American RadioWorks |
teaching-teachers

Teaching Teachers

Research shows good teaching makes a big difference in how much kids learn. But the United States lacks an effective system for training new teachers or helping them get better once they're on the job. This documentary examines why, and asks what it would take to improve American teaching on a wide scale. We meet researchers who are trying to understand what makes teaching complex, and how to determine whether someone is ready to be a teacher. We also visit U.S. schools that are taking a page from Japan and radically rethinking the way they approach the idea of teacher improvement.

Recent Posts

  • 08.27.15

    An American way of teaching

    In 1993, a group of researchers set out to do something that had never been done before. They would hire a videographer to travel across the United States and record a random sample of eighth-grade math classes. What they found revealed a lot about American teaching.
  • 08.27.15

    Rethinking teacher preparation

    In the United States, teaching isn't treated as a profession that requires extensive training like law or medicine. Teaching is seen as something you can figure out on your own, if you have a natural gift for it. But looking for gifted people won't work to fill the nation's classrooms with teachers who know what they're doing.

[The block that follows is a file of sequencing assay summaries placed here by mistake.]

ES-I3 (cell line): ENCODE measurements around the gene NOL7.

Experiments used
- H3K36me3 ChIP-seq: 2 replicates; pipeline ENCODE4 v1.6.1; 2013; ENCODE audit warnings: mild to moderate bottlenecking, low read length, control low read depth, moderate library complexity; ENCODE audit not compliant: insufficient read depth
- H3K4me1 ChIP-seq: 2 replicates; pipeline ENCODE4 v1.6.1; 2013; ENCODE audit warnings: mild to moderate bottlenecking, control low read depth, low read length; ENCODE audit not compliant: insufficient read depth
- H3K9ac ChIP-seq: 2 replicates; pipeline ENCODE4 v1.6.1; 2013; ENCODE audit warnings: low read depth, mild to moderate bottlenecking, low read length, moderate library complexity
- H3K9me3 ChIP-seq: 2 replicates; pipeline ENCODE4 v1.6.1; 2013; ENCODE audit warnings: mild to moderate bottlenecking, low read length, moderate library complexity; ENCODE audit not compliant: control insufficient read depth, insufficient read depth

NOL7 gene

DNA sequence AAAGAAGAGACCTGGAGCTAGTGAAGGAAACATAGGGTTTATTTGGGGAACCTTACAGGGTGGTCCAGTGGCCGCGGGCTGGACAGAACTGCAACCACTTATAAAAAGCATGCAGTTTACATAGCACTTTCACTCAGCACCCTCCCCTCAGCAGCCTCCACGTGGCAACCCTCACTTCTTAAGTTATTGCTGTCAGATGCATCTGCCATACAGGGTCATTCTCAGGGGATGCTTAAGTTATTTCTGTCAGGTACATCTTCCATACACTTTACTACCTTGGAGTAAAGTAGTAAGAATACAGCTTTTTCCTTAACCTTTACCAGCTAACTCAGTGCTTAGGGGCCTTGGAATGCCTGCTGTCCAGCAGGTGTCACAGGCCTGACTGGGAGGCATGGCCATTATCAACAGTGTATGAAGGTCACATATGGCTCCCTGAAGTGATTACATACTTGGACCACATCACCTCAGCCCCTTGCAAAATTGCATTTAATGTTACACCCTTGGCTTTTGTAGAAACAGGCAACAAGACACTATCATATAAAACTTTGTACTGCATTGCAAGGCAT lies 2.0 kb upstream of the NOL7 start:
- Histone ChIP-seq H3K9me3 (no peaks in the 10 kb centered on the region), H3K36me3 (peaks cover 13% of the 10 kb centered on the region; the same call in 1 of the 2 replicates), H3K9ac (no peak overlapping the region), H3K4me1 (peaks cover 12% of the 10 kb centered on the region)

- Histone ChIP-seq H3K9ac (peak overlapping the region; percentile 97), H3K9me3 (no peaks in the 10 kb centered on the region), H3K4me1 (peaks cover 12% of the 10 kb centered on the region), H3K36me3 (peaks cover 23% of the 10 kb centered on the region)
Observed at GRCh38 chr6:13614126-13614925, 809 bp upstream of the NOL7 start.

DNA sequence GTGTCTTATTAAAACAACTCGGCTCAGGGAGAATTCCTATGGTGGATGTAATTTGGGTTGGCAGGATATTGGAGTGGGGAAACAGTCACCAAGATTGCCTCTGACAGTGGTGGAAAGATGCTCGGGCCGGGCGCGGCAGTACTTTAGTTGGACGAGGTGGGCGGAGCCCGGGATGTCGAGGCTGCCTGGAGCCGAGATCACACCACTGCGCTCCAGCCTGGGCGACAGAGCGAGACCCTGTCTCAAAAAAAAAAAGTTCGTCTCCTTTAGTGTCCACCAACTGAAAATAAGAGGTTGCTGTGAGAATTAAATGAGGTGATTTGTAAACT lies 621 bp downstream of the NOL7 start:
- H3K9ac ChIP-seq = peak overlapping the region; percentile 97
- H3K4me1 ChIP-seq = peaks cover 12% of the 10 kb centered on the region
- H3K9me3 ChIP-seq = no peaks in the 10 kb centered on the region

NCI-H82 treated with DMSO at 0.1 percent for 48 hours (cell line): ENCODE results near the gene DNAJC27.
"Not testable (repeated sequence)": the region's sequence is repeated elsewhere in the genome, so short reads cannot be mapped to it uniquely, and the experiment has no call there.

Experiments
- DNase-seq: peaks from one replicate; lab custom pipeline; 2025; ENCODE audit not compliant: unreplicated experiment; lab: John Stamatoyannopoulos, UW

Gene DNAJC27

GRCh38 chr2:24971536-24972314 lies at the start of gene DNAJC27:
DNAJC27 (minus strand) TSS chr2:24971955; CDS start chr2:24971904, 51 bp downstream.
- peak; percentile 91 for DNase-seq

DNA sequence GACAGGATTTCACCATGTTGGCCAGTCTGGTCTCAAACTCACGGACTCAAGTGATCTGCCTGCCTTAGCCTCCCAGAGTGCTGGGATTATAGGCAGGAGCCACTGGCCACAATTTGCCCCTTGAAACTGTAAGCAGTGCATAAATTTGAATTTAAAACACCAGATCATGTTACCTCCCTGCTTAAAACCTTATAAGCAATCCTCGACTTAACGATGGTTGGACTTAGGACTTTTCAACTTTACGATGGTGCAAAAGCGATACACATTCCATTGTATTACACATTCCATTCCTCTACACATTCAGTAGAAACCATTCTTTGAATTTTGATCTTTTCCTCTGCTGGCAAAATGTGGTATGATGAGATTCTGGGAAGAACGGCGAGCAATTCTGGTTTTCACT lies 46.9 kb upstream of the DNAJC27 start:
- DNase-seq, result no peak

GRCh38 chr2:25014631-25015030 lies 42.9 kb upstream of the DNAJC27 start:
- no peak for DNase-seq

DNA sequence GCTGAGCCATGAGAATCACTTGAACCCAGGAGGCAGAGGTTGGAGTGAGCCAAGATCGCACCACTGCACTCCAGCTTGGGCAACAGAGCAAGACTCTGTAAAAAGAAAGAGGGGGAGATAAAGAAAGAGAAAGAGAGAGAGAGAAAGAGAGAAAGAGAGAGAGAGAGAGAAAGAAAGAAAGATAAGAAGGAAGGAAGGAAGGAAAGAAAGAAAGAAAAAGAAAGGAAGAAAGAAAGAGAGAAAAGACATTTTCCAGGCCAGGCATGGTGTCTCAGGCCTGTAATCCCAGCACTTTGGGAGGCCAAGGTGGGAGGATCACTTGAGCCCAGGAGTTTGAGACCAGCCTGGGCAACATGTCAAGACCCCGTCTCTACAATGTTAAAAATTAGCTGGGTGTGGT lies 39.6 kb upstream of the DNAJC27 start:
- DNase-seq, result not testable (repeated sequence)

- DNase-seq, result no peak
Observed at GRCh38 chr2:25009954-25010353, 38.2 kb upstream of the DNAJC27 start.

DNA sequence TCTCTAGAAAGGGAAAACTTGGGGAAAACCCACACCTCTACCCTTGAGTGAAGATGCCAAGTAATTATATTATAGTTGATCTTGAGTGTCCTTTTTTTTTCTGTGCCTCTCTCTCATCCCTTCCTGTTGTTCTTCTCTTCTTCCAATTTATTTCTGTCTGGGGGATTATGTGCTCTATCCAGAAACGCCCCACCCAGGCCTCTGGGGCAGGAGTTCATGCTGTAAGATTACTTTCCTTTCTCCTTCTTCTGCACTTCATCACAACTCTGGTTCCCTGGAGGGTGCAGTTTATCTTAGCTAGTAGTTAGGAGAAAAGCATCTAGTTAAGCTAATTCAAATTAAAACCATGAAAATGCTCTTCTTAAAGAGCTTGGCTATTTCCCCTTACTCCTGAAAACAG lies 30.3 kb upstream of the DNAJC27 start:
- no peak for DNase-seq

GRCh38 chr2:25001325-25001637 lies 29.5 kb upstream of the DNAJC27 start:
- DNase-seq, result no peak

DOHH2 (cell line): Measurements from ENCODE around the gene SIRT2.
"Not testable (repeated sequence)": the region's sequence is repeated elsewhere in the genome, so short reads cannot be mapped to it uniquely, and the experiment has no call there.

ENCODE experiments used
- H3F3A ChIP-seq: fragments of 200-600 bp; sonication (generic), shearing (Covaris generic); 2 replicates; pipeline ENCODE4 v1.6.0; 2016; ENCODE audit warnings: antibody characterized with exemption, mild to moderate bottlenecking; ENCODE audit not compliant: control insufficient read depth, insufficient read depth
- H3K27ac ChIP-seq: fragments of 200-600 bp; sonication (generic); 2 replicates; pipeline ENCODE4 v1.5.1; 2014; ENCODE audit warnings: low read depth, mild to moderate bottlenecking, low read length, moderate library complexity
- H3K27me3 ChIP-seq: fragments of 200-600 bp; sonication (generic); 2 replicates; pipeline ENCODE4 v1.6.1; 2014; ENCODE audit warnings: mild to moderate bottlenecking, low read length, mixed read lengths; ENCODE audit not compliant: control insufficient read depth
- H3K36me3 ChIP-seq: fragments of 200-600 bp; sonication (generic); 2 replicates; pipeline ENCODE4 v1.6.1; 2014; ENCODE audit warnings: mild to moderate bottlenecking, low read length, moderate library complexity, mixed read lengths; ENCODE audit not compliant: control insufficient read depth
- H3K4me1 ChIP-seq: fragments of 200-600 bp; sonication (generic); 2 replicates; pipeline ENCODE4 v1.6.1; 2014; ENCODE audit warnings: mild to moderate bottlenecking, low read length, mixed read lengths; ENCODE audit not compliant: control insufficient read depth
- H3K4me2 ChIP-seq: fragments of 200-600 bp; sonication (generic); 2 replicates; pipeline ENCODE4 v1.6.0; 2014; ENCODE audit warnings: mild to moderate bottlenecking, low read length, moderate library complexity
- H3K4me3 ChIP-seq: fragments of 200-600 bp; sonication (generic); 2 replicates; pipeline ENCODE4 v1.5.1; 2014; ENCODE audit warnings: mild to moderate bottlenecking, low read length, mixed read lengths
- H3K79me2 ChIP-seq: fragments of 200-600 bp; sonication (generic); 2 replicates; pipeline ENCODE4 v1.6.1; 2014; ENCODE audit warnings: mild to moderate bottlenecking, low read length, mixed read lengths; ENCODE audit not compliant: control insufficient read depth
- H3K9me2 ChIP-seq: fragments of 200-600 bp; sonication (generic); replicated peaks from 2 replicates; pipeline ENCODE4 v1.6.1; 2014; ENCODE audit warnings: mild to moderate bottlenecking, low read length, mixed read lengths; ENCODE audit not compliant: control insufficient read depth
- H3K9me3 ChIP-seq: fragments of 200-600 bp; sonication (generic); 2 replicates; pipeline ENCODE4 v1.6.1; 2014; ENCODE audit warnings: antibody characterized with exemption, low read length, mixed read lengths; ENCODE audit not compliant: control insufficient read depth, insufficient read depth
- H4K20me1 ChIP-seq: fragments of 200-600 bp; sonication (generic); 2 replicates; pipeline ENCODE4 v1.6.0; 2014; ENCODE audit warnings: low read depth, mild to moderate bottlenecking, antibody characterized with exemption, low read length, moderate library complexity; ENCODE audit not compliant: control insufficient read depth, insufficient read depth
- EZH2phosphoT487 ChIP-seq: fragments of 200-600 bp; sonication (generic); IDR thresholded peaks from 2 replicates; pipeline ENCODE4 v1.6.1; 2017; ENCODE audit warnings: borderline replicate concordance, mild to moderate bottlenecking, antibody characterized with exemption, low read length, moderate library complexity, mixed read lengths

• 08.27.15

    A different approach to teacher learning: Lesson study

    In the United States, we tend to think that improving education is about improving teachers - recruiting better ones, firing bad ones. But the Japanese think about improving teaching. It's a very different idea.
  • 08.27.15

    Thinking about math from someone else’s perspective

    "What you do when you’re teaching is you think about other people’s thinking. You don’t think about your own thinking; you think what other people think. That’s really hard." -Deborah Ball

American RadioWorks |
teaching-teachers

Teaching Teachers